Travel back with me to the early days of November, when the air was crisp, the leaves were turning, and Adrian Hon (of Mind Candy and Perplex City fame) was giving a talk about ARGs at the Montreal International Game Summit. Bursting with optimistic joy, I set out early that morning, got hopelessly lost, wandered around in befuddlement for an hour, concluded that the address I was looking for didn’t actually exist, and eventually was directed to the right location, at which point the ARG gods decided that they’d mocked me enough for one day, because I arrived just in time to catch the beginning of Adrian’s presentation.

“Through the Rabbit Hole: The History and Potential of Alternate Reality Gaming”

For the benefit of the general gaming audience, Adrian started out with two traits that set ARGs apart from other, saner modes of entertainment. For one, he noted, ARGs are intensely immersive. They haul players into the story, coming at them from all sorts of media. Secondly, ARGs involve a social, collective sort of play. The tasks and puzzles that the players are set require them to work cooperatively, leading to the growth of incredibly strong player-built and -maintained communities.

It’s worth taking a moment here to note that Adrian’s slides formed a cube (the notorious object at the core of Perplex City’s plot), which rotated with each change of slide. It was beautiful.

Adrian went on to give an interestingly untraditional overview of ARG’s history. Alternate reality gaming, in its current form, began with The Beast in 2001, but the roots of the genre, such as its core concept of fiction that presents itself as reality, go back much further. For instance, if we go all the way back to 1875 BC, there exists a set of Egyptian documents that, judging by the number of remaining copies, comprised ancient Egypt’s most popular story. The 4000-year-old documents tell a fictional tale via realistic letters between correspondents.

For a more recent and well-known example, Adrian mentioned War of the Worlds, the fiction-masquerading-as-news-broadcast account of an alien invasion that caused mass panic and, when broadcast in Chile, even prompted one province to mobilize the army. A few years back, The Blair Witch Project became a hit with its documentary-style filming and “hey, maybe it’s real!” gambit. The notion of fiction that could be real is a compelling one. ARGs seized hold of the notion and ran with it.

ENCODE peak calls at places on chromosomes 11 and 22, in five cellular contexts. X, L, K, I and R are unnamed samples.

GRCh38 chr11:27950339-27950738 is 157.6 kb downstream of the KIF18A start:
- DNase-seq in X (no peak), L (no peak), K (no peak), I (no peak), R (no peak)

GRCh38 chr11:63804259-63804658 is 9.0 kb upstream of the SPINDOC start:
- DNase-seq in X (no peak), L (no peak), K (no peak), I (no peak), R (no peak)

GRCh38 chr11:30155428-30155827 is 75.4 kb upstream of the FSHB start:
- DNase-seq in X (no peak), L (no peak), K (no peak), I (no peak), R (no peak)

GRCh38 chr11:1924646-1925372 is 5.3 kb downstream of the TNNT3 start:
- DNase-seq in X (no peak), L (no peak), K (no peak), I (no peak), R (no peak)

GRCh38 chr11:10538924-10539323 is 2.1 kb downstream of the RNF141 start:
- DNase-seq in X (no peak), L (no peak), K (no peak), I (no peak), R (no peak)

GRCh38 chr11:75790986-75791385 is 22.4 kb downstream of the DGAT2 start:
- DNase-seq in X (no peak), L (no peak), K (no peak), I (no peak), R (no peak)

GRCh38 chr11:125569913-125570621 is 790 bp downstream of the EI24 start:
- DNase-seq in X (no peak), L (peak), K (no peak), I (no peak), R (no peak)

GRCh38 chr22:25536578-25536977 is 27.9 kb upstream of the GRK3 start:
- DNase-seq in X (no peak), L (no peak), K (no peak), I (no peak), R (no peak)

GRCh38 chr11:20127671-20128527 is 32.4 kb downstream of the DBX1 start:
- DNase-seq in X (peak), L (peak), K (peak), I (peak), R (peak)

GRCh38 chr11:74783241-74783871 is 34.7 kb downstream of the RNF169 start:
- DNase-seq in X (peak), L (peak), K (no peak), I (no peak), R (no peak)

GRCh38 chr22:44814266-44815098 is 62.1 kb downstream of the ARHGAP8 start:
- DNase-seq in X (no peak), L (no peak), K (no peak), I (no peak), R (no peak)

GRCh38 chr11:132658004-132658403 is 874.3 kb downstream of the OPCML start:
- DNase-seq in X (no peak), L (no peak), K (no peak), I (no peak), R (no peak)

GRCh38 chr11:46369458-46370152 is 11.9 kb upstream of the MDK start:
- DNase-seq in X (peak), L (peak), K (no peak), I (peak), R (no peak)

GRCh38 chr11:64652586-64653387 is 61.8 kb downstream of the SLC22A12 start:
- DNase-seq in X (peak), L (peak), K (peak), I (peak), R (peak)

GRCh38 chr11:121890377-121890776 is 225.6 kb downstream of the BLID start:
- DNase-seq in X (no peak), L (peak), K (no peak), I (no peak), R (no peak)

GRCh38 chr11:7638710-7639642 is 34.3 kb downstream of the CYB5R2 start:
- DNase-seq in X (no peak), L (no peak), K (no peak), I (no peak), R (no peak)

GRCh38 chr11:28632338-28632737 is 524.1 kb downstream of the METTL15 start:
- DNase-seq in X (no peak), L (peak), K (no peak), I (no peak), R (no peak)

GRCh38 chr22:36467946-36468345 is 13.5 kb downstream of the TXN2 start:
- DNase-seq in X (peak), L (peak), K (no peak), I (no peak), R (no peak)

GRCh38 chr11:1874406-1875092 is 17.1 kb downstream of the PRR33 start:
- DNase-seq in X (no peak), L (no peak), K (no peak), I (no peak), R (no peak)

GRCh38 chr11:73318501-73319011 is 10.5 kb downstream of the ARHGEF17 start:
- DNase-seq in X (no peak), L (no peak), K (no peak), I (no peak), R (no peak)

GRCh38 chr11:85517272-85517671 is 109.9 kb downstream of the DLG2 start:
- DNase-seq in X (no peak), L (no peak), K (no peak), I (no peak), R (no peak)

Modern ARGs, Adrian noted, have the advantage of the internet, a medium that allows for the existence of real-time games played out over long periods. However, they also take advantage of the possibilities offered by other media. To emphatically prove his point here, Adrian showed a video of the Perplex City real-life event that had recently taken place in London. The video showed players on a scavenger hunt of sorts, following a trail of clues that ultimately led them to a helicopter launch pad. At this point, one of the group (who had been pretending to be a player all day, but was in fact an in-game mole) got into the helicopter and flew away, leaving the bewildered players hurling insults at him.

After showing the audience just how amazing ARGs can be, Adrian went on to cover some of the challenges facing the genre. For instance, it can be difficult for new players to join a game that’s already in progress, since there tends to be a lot of information to absorb. Once a game finishes, it can’t be replayed; each game goes through its run and stops. (However, as Adrian pointed out, there’s the ARG that was actually being rerun. The Regenesis Extended reality game ran parallel to the broadcast of its Canadian television show namesake. As the series was re-broadcast, the game restarted right along with it.) Also, there’s no completely reliable way to tell how many people are playing any given ARG, since counts of registrations and unique IP addresses can only tell so much.

Challenges aside, Adrian wrapped up by giving his view of how ARGs might develop in the future. ARGs, unlike most video games, are primarily focused on the story, and so they offer unique possibilities to advertisers whose products involve a story. ARGs have therefore been gaining the interest of television and similar media industries. Instead of simply promoting a product, an ARG can extend the story, fill in the gaps, and make players deeply invested in the fictional world. Adrian sees a great potential for traditional storytelling media like television to begin incorporating ARG-like elements and using different media to create exciting immersion. Instead of just using webpages, for instance, they could have radio stations interview fictional characters, “the equivalent of having Harry Potter on CNN.” Using the tools developed by ARGs, stories can branch out and reach into people’s lives.

As Adrian concluded, “we’re only scratching the surface of what’s possible.” Who knows how much excitement lies ahead, just waiting to be scratched?